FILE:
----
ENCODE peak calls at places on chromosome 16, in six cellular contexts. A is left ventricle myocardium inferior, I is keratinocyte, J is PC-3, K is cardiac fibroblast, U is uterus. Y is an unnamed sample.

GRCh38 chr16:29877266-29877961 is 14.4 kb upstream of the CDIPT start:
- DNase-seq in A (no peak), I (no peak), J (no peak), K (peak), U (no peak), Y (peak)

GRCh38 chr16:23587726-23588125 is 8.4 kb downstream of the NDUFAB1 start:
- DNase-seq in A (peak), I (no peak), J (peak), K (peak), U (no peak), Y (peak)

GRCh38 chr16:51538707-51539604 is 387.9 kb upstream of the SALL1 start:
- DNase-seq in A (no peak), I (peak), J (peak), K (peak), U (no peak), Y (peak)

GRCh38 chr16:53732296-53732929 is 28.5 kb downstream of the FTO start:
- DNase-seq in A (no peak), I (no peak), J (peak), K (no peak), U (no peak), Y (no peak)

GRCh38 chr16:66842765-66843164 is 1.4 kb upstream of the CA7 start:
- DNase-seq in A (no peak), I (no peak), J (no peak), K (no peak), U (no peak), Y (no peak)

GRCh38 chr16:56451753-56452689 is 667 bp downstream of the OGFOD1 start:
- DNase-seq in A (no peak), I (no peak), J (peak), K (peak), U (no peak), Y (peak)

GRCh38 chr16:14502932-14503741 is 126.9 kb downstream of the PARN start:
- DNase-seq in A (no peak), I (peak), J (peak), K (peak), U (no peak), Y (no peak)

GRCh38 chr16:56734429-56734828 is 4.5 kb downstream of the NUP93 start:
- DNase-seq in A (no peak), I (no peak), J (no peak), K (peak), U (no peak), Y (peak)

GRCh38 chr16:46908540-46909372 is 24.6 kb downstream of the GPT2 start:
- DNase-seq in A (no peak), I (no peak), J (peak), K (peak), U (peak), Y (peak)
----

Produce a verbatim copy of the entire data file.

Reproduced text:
ENCODE peak calls at places on chromosome 16, in six cellular contexts. A is left ventricle myocardium inferior, I is keratinocyte, J is PC-3, K is cardiac fibroblast, U is uterus. Y is an unnamed sample.

GRCh38 chr16:29877266-29877961 is 14.4 kb upstream of the CDIPT start:
- DNase-seq in A (no peak), I (no peak), J (no peak), K (peak), U (no peak), Y (peak)

GRCh38 chr16:23587726-23588125 is 8.4 kb downstream of the NDUFAB1 start:
- DNase-seq in A (peak), I (no peak), J (peak), K (peak), U (no peak), Y (peak)

GRCh38 chr16:51538707-51539604 is 387.9 kb upstream of the SALL1 start:
- DNase-seq in A (no peak), I (peak), J (peak), K (peak), U (no peak), Y (peak)

GRCh38 chr16:53732296-53732929 is 28.5 kb downstream of the FTO start:
- DNase-seq in A (no peak), I (no peak), J (peak), K (no peak), U (no peak), Y (no peak)

GRCh38 chr16:66842765-66843164 is 1.4 kb upstream of the CA7 start:
- DNase-seq in A (no peak), I (no peak), J (no peak), K (no peak), U (no peak), Y (no peak)

GRCh38 chr16:56451753-56452689 is 667 bp downstream of the OGFOD1 start:
- DNase-seq in A (no peak), I (no peak), J (peak), K (peak), U (no peak), Y (peak)

GRCh38 chr16:14502932-14503741 is 126.9 kb downstream of the PARN start:
- DNase-seq in A (no peak), I (peak), J (peak), K (peak), U (no peak), Y (no peak)

GRCh38 chr16:56734429-56734828 is 4.5 kb downstream of the NUP93 start:
- DNase-seq in A (no peak), I (no peak), J (no peak), K (peak), U (no peak), Y (peak)

GRCh38 chr16:46908540-46909372 is 24.6 kb downstream of the GPT2 start:
- DNase-seq in A (no peak), I (no peak), J (peak), K (peak), U (peak), Y (peak)